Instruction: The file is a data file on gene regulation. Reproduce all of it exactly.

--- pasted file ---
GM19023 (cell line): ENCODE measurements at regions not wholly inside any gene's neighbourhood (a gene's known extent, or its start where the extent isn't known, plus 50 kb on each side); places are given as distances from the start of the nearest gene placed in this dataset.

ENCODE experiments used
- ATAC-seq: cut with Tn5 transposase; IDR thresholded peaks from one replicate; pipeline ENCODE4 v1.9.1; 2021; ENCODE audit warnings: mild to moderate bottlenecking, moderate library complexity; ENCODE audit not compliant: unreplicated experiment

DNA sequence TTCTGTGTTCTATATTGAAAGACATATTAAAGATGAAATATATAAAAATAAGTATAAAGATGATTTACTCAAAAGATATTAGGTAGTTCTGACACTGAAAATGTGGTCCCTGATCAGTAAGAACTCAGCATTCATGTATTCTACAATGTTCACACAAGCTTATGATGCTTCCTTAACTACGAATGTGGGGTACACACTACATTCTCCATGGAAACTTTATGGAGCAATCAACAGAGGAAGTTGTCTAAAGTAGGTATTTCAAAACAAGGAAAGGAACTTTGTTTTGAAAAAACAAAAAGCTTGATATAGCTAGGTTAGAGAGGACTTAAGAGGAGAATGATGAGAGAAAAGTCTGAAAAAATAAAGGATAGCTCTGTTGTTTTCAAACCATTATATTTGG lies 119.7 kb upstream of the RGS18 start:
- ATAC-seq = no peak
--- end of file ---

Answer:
GM19023 (cell line): ENCODE measurements at regions not wholly inside any gene's neighbourhood (a gene's known extent, or its start where the extent isn't known, plus 50 kb on each side); places are given as distances from the start of the nearest gene placed in this dataset.

ENCODE experiments used
- ATAC-seq: cut with Tn5 transposase; IDR thresholded peaks from one replicate; pipeline ENCODE4 v1.9.1; 2021; ENCODE audit warnings: mild to moderate bottlenecking, moderate library complexity; ENCODE audit not compliant: unreplicated experiment

DNA sequence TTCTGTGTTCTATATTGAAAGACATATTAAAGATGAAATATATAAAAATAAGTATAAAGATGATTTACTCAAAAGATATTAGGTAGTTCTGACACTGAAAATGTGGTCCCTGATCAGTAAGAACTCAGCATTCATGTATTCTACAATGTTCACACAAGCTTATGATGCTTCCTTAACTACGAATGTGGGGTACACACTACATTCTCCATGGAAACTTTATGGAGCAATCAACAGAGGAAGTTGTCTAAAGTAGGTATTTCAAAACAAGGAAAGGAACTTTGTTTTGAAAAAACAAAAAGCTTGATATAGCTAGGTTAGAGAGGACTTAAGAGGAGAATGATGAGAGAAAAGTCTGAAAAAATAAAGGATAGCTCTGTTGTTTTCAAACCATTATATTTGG lies 119.7 kb upstream of the RGS18 start:
- ATAC-seq = no peak